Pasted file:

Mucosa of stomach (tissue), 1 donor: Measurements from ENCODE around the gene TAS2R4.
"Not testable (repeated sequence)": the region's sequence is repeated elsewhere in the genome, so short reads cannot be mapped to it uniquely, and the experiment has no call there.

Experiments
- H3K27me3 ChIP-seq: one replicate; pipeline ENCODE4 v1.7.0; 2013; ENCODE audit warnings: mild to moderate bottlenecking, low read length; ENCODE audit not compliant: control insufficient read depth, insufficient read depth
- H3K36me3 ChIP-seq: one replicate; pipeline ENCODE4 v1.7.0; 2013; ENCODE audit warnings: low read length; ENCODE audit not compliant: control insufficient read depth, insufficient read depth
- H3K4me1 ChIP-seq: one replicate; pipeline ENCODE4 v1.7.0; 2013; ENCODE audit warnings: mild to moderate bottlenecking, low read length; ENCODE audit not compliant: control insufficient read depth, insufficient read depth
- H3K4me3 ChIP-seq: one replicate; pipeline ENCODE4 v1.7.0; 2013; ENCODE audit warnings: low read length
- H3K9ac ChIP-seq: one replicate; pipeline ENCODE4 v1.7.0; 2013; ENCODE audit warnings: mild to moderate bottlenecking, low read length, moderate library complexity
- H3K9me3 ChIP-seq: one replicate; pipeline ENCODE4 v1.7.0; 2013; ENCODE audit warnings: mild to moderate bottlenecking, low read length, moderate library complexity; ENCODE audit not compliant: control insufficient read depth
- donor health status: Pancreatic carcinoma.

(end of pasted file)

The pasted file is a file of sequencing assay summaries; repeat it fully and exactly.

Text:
Mucosa of stomach (tissue), 1 donor: Measurements from ENCODE around the gene TAS2R4.
"Not testable (repeated sequence)": the region's sequence is repeated elsewhere in the genome, so short reads cannot be mapped to it uniquely, and the experiment has no call there.

Experiments
- H3K27me3 ChIP-seq: one replicate; pipeline ENCODE4 v1.7.0; 2013; ENCODE audit warnings: mild to moderate bottlenecking, low read length; ENCODE audit not compliant: control insufficient read depth, insufficient read depth
- H3K36me3 ChIP-seq: one replicate; pipeline ENCODE4 v1.7.0; 2013; ENCODE audit warnings: low read length; ENCODE audit not compliant: control insufficient read depth, insufficient read depth
- H3K4me1 ChIP-seq: one replicate; pipeline ENCODE4 v1.7.0; 2013; ENCODE audit warnings: mild to moderate bottlenecking, low read length; ENCODE audit not compliant: control insufficient read depth, insufficient read depth
- H3K4me3 ChIP-seq: one replicate; pipeline ENCODE4 v1.7.0; 2013; ENCODE audit warnings: low read length
- H3K9ac ChIP-seq: one replicate; pipeline ENCODE4 v1.7.0; 2013; ENCODE audit warnings: mild to moderate bottlenecking, low read length, moderate library complexity
- H3K9me3 ChIP-seq: one replicate; pipeline ENCODE4 v1.7.0; 2013; ENCODE audit warnings: mild to moderate bottlenecking, low read length, moderate library complexity; ENCODE audit not compliant: control insufficient read depth
- donor health status: Pancreatic carcinoma.